As you can probably imagine, the holiday season is by far the busiest time of year for a business like mine. Last year, I did a large number of events – mainly cash-and-carry, but also some preschool fundraisers – and made a good chunk of change doing so. However, one of my costliest mistakes of 2013 was over-buying merchandise for the events I had scheduled. A fair amount of that inventory remains with me today, unfortunately. In my defense, several of the events I did were new to me, so I had no frame of reference. They were order-based events, with only a few days to fulfill the orders. Therefore, it was necessary for me to have ample inventory on-hand to fulfill the orders. And because I had no idea what the order volume would be like, I had no idea how many of each item I would need. To be safe, I ordered liberally.

I was able to sell some of the inventory to local customers, and some via my Amazon store, but I have plenty left as I head into this holiday season. At the same time, some of my most popular items are sold-out, and I’m feeling like maybe I should purchase some of them in preparation for this holiday season’s events. After all, I know these items sell well for me, so I may be giving up some easy sales without having them in my inventory…

The decision I’ve come to is to not place any additional orders, unless a customer specifically requests a particular item. After all, at any given event, customers see and shop from what I have on-hand, and have no idea what else I could have, but don’t. Perhaps if I wasn’t working to pay off so much debt, I would be a bit more liberal with my ordering again this year, but I’m just not in that position right now. Instead, I’ll be selling what I have, and (finally!) recouping last year’s expenditures.

(And if you know anyone interested in purchasing high-quality children’s books, toys, puzzles, and more, please let them know that they can save 20% sitewide with code SPOOKY, through 10/31/14.)

What do you think? Did I make the right call?

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Last Week’s Frugal Highs, and a Challenge Update

Happy Monday! How was your weekend? Ours was busy! Our weekend guests started arriving at 2pm on Friday, and the last left at noon on Sunday. I love spending time with our families, but I feel a little like I need another weekend to recover! The great news is that the rain cleared just as my daughter’s outdoor birthday party was starting, so the party went off beautifully!

Here are last week’s frugal highs:

  1. Earned cash back from Checkout 51 for purchasing bananas, carrots, and tomatoes.
  2. Received a payment for items purchased from my Amazon store.
  3. Watched several episodes of Boardwalk Empire,Season Four, on DVD, borrowed from the library.
  4. Continued reading Little Girls Can Be Mean, which was borrowed from the library. (I’ve been reading it in bed at night, so I’m only getting through a few pages at a time.)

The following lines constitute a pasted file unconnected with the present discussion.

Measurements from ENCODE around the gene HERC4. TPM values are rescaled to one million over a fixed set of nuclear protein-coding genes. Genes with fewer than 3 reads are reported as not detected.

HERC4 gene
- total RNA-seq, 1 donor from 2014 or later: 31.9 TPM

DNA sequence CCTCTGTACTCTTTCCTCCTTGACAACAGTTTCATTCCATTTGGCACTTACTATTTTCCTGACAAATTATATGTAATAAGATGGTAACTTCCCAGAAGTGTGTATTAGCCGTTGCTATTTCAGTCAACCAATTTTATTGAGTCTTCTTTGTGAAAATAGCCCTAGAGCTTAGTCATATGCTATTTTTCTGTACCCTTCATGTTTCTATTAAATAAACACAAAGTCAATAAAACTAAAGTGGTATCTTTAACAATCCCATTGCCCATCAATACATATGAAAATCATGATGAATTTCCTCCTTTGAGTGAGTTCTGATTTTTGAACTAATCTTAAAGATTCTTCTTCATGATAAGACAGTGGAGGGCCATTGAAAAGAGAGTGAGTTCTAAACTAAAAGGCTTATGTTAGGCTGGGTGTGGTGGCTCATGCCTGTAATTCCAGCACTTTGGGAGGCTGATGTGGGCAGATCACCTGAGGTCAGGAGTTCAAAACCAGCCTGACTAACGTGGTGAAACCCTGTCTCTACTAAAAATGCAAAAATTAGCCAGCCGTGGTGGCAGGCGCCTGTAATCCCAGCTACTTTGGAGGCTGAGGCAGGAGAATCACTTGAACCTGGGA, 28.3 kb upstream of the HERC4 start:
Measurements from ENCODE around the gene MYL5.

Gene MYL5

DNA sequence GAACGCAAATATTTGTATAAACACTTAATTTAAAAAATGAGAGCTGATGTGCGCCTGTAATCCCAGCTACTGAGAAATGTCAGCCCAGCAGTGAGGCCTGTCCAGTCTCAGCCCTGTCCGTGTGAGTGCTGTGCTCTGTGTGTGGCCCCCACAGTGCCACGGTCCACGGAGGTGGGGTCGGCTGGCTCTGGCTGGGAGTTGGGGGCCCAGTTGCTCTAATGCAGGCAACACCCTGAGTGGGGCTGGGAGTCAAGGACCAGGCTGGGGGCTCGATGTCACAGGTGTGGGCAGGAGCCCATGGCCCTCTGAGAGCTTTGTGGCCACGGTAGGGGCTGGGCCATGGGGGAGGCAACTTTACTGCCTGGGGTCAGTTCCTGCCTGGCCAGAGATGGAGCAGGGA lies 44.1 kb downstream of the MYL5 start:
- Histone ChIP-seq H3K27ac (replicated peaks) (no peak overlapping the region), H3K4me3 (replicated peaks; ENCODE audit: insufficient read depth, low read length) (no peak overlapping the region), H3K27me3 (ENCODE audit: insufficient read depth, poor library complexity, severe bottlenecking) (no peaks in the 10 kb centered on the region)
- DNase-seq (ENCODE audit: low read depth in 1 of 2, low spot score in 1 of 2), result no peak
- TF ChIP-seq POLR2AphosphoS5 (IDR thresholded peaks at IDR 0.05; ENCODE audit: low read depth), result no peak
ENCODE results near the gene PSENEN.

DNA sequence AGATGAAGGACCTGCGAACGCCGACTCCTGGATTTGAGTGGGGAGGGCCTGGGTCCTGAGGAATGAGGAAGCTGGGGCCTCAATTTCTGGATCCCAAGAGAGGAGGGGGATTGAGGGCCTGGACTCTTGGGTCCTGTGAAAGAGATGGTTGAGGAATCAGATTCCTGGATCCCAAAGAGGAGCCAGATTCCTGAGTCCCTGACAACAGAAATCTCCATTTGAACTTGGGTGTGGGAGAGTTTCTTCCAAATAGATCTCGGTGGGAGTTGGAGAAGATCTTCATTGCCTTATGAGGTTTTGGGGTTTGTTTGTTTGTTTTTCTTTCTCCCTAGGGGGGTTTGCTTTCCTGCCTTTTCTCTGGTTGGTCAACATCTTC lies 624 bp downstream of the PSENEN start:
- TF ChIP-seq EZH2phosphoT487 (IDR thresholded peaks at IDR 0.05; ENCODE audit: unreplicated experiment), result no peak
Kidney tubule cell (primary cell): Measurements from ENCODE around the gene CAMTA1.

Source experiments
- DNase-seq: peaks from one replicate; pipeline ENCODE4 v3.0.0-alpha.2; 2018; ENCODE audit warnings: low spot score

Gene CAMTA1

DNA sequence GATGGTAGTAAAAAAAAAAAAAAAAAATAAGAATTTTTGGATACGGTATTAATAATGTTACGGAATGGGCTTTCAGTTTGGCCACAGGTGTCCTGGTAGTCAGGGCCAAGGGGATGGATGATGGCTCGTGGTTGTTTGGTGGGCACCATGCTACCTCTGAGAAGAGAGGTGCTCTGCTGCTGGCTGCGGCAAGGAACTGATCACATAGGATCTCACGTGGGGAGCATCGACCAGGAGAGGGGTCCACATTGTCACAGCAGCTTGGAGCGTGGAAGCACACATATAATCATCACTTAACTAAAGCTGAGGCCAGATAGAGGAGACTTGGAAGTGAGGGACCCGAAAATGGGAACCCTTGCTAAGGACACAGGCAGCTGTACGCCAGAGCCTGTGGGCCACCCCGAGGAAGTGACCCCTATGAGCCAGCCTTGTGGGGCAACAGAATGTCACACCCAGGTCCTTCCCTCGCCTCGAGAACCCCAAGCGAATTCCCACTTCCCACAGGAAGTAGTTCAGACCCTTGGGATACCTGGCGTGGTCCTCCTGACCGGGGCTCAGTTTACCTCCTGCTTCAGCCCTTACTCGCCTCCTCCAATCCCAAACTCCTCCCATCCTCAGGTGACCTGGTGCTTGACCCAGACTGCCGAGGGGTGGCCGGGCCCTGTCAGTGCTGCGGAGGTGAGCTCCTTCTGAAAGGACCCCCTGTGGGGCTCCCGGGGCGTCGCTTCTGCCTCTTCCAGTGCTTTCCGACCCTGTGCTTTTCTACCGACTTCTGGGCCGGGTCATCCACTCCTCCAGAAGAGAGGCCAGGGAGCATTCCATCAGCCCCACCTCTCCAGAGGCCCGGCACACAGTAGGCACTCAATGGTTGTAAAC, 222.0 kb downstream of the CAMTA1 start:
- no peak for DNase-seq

5. Received a payment for items purchased from my small business. Also registered for two book festivals early next month, where I’ll be selling my products.

On an unrelated note, you may recall the grocery challenge I created for myself last week. (Basically, after tracking our spending for a couple of months, I realized that I have been greatly overspending on groceries, and decided to allow myself a $75 cash budget for each of the next two weeks.) Anyway, we ended up with a lot of leftovers from our meals with our weekend guests, we have plenty to eat all week. The only thing we’ll be a little short on by the end of the week is fresh produce and milk. So, I’m giving myself just $20 to spend on groceries this week. I’m sure we’ll be very tired of leftovers by Friday, but there’s just too many to justify buying any groceries.

How was your weekend? What were your frugal highs last week?


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Weekend Plans

Happy Friday! We have a busy weekend planned here. My parents are arriving this afternoon, and my sister, brother-in-law, and nephew are arriving around dinner time. They’re all coming from out-of-town to attend my daughter’s fifth birthday party tomorrow. Please say a prayer to the weather gods, as it’s an outdoor party, and the weather looks a little iffy… I believe I’ve set a new record for number of times checking the hourly forecast in a single day! The rest of the weekend will be spent visiting with our family members.

What are you up to this weekend?

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Dirty Secrets, and a Challenge

I started tracking my family’s spending in August, which means I have two full months to look at now. (To be clear, when I say that I’m tracking our spending, what I mean is our variable spending, things like food, clothing, entertainment, etc.) I’m doing this for a few months to help make more informed decisions as I finally stop procrastinating put together a budget.

Right off the bat I realized what an education this would be, but it wasn’t until I finally totaled last month’s numbers by category, that I realized just how surprising some of them were. (And a good reminder to total as I go, rather than wait until the end of the month, when it’s no longer salvagable!) When I look at August vs. September, I’m pleased to say that our total spending went down almost $100, but the good news pretty much ends there. Can you guess what our top three categories were? Go on, guess…

 

 

 

 

 

Got your guess? Here’s what they were, in descending order: medical, gas, and food. Yep, food was our biggest expense.

If you asked me to guess what I had spent on food in September, I would’ve been off by $200. Gulp. There’s no good reason for this, since we didn’t host any parties, or feed lots of guests last month. (I don’t include eating out in this category, just groceries.) I just spent way too freely at the grocery store and Target. (Damn you, Tarjay!!!) I always shop with a list, but I do occasionally allow myself some off-list purchases. I try to meal plan and shop the pantry as much as possible, but I obviously need to get better.

I think I need a challenge to jump-start this process. I need to give myself a set-in-stone grocery budget, and bring only cash into the store with me. I clearly need to eliminate the credit card safety net, so there is simply no possible way for me to spend more than I’ve budgeted. Okay, here it is… I believe a reasonable amount to spend on food for our family of three is $300 per month, or $75 per week. So, for the next two weeks, I’ll bring only $75 in cash to the grocery store with me. End of story. To keep me honest, I’ll post pictures of my receipts. This is gonna be good…